Wednesday, November 20, 2019

Meanwhile Up In the Trees ...

As I was watching the Hermit Thrush splash in the fish pond waterfall, a gorgeous Red-shouldered Hawk flies by.


I quickly changed focus (pun!) and took some shots of the hawk.


This species is a relatively common visitor to our yard. But a skittish one. Had I opened the door to get a clearer shot (if you look closely you'll see curious artifacts caused by shooting through the window) it would have immediately flown away.

So I enjoyed it through the window as it surveyed the yard.

I hope you enjoy it too.

🦅  🦅  🦅  🦅  🦅

You can find all of the Yard Critter posts listed here.

Tuesday, November 19, 2019

Bath Time

I was sitting at my desk Sunday morning, having finished my yard work for the day (it was too cold out to do much) and looking out the window I saw this:


A bird with its butt in the air. And its head in the water.


A Hermit Thrush joining the Polar Bear Club. I did mention it was cold out, right? When I woke that morning the initial forecast called for snow, albeit flurries. But still.


And Hermie here spent enough time in the water for me to notice, find a camera, turn it on, find the bird through the deck rail posts (why couldn't they disappear this time?), and fire off some shots.


This is the second bird I've seen using the waterfall in our fish pond. The other, a female Black and White Warbler, at least had the sense to do so in the summer.

The Hermit Thrush was later seen enjoying the berries from our Beauty Berry Bush in the feeder garden.

Where we have a heated bird bath.

The thrush has not been seen using that though.

Monday, November 18, 2019

Honey Bee

Apis melifera.


A non-native species introduced by early European colonists to North America, for honey and wax, and now used in agriculture for pollination. We had a hive for one season, but were not successful bee keepers and the hive failed. Not good, but all too common for new and experienced bee keepers these days.

Honey Bees then took up residence in our flying squirrel box. Alas, they did not survive the winter (the squirrels appear to be fine).

But I know of several hives in the area. And we are surrounded by farms: corn, cranberries, blueberries, and more. Thus it is no surprise that a Honey Bees would show up in the yard. I'm surprised we don't see more.

🐝  🐝  🐝  🐝  🐝

Look closely at the image. Above the bee one can clearly see the deck railing post. Below the bee ...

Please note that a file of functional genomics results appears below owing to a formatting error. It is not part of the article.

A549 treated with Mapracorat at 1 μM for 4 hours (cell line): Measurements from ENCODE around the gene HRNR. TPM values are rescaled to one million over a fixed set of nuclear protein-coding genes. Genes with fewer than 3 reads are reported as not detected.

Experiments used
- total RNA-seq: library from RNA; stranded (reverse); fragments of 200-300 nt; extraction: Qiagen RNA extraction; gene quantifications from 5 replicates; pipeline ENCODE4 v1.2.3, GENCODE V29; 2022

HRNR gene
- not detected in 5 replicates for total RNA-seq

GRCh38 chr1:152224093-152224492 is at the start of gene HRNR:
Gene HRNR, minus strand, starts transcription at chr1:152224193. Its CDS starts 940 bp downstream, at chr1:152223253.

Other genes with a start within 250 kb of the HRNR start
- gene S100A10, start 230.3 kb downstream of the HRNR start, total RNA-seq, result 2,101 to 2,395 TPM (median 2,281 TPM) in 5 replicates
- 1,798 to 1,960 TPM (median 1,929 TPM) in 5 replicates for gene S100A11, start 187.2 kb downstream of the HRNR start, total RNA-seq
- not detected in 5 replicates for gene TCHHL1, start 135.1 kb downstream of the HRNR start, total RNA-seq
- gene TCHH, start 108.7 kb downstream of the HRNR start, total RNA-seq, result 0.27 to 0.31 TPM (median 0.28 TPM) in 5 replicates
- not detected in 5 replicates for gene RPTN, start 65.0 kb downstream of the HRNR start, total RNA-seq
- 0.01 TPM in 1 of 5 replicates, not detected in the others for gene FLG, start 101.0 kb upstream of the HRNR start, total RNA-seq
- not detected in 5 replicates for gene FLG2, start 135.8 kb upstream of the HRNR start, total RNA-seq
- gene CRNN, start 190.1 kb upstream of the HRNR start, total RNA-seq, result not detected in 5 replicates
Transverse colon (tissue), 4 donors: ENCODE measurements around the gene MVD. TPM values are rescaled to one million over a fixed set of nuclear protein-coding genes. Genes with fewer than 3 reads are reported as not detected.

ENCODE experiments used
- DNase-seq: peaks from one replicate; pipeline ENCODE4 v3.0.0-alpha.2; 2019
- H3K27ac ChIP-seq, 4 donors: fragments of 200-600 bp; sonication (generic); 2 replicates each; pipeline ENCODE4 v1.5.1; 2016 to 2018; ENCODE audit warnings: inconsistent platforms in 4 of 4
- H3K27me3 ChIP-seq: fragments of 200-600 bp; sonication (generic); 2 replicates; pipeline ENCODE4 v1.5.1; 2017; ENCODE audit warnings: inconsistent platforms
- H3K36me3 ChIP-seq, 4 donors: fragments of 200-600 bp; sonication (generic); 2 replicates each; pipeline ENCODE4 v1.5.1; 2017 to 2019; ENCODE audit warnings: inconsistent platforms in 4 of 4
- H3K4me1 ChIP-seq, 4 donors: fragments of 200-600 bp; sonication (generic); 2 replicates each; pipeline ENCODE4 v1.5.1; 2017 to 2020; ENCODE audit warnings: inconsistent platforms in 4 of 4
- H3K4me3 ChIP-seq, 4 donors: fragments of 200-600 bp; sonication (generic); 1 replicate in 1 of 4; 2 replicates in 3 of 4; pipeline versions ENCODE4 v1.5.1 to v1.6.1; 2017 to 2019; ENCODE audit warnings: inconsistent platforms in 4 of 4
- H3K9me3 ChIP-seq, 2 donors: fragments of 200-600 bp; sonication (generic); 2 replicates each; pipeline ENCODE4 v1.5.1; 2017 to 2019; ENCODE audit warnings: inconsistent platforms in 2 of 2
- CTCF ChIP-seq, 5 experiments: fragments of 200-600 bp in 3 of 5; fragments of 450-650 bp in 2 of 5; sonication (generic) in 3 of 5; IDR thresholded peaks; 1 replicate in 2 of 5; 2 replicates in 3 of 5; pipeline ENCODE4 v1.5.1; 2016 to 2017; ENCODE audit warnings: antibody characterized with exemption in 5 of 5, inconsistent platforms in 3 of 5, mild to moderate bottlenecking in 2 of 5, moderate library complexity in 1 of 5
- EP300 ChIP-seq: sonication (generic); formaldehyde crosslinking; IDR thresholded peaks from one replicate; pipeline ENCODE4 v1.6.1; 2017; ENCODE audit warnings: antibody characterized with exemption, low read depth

Where'd the post go?

🐝  🐝  🐝  🐝  🐝

You can find all of the Yard Critter posts listed here.

Sunday, November 17, 2019

Stink Bug

Apoecilus cynicus, one of the native stink bugs. And a predator of other insects and small critters.

This is the first record, on BugGuide, of this stink bug species in New Jersey. Cool.

Stink Bug

And that's a good thing as, "... the predatory wheel bug, Arilus cristatus ... and stink bug, Apoecilus cynicus were found feeding on adult spotted lanternflies in Pennsylvania (Barringer and Smyers, 2016)."*

Spotted Lanternflies are an invasive insect that is causing significant damage to a number of native plant species. Fortunately we've not found them in our yard.

Wheel Bug

And it's good to know we've two predators waiting to pounce on them should they show up.

🐞  🐜  🦟  🦗  🕷  🦂  🦋  🐛  🐝

You can find all of the Yard Critter posts listed here.

~~~~~~~~~~
* reference link.

Saturday, November 16, 2019

Narrow-headed Marsh Fly

Helophilus fasciatus.


Not a bee, rather a bee mimic. The eyes give it away, they are fly eyes. But the pattern and colors send a message to would be predators, "stay away or get stung!".  A lie, but a seemingly effective one, used by many members of the insect kingdom.

This critter is a type of "Flower Fly", so called as they like to visit flowers. As many are good fliers they are also known as "Hover Flies". But Flower Fly is probably the better name, as, like the bees they mimic, they are excellent pollinators.


This critter was in the leaf litter in our side garden, having been investigating one of the rapidly deteriorating Jack-o'-Lanterns there.

🎃  🎃  🎃

It's Flies all the way Down
Fly magnets, these Jack's are.

🐞  🐜  🦟  🦗  🕷  🦂  🦋  🐛  🐝

You can find all of the Yard Critter posts listed here.

20 or 368?

Given the choice of two routes from Point A, call that Florence, NJ, to Point B, which we'll call Vincentown, NJ*, with distances of 20 miles or 368 miles, which you choose?



I ordered an item on November 12. It was at the distribution center in Florence. The original delivery estimate was the 19th. It was delivered on the 15th.

I suppose it's a good thing that they beat their estimate by four days. Right?

🚚  🚚  🚚  🚚  🚚

* Southampton, where I live, and Vincentown are both in Southampton Township and share a zip code, 08088. For reasons that are unknown to me, Vincentown it the name more often used when 08088 is entered.

Friday, November 15, 2019

More Bugs

Lots more.


Swarming all over the lily pad leaves in our back pond.


Thousands of them.


I had thought they were nymphs of some kind, but it turns out they are adults. Megamelus davisi, a species of plant hooper the specializes on water lilies.

Thanks to John Maxwell for figuring out what these critters are.

🐞  🐞  🐞  🐞  🐞

You can find all of the Yard Critter posts listed here.